Rep. Ray Tebuteb (Ind-Saipan) pre-filed yesterday a bill that would increase “immediately”—or 180 days after it becomes law—the local minimum wage to $7.25 an hour to match the federal level.
Despite a 2007 U.S. law mandating the CNMI to increase its minimum wage by 50 cents every year until it reaches the federal wage floor of $7.25 an hour, nothing stops the CNMI from increasing its own local minimum wage. Under that U.S. law, the CNMI’s current $5.55 an hour minimum wage will increase to $6.05 an hour on Sept. 30.
Tebuteb said raising the CNMI minimum wage to match the U.S. minimum wage of $7.25 an hour is “the right thing to do.”
He said a real living wage—one genuinely capable of supporting both the earner and his or her family—is needed in the CNMI to improve the economy and the wellbeing of the labor force.
Tebuteb, author of House Bill 18-173, said if a national immigration reform bill pending in U.S. Congress is signed into law with a CNMI-specific provision intact, then CNMI employers would be guaranteed access to employees, many of them willing to work for whatever salary is offered.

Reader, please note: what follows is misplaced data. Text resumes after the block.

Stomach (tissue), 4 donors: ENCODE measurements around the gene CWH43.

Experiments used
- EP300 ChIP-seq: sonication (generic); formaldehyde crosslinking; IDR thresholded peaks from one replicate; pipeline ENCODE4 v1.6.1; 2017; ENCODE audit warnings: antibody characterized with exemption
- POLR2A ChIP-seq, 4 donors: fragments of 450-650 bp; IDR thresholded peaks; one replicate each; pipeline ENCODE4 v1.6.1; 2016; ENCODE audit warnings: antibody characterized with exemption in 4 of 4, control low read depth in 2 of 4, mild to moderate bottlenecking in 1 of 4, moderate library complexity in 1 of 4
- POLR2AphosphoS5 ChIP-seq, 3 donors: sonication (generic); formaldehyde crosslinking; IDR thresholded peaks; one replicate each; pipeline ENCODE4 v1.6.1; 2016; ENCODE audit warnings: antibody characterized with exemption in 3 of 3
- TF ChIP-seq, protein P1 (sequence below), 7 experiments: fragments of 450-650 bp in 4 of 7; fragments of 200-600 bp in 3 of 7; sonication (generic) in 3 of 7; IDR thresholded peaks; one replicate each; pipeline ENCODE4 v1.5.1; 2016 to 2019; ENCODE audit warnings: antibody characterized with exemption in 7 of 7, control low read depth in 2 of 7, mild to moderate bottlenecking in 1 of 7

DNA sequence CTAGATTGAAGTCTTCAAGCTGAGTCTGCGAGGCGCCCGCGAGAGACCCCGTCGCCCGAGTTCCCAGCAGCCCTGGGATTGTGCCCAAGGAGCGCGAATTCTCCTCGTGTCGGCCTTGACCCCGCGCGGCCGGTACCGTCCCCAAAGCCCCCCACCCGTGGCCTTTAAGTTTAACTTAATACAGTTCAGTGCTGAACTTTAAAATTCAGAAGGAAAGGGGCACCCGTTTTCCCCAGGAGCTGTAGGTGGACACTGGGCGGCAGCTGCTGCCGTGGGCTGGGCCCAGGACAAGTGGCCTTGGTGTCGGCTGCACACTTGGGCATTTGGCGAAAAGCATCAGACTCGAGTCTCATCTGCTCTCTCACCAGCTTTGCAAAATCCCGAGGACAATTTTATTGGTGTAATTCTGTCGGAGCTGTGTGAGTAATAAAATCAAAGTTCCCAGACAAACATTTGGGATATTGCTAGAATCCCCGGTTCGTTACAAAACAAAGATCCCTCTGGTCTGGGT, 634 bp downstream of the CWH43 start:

The CNMI awaits a U.S. Labor decision to extend the transitional CW program for five years. Without such an extension, the CNMI loses immediate access to over 10,000 foreign skilled and professional foreign workers after Dec. 31, 2014.
“After ensuring access to foreign labor for an additional five years, the least we could do is ensure that each and every worker earns no less than $7.25 an hour,” Tebuteb said.
He also said an extension without a commensurate salary increase to the federal minimum wage level “is nothing more than a selfish way to ensure cheap labor is available at the expense, once again, of our local residents and to the detriment of the entire non-local and local labor force.”
Tebuteb pre-filed HB 18-173 weeks after House floor leader Ralph Demapan (Cov-Saipan) introduced a bill raising the CNMI local minimum wage—still pegged at $3.05 an hour—“to match the federal minimum wage applicable to the CNMI.”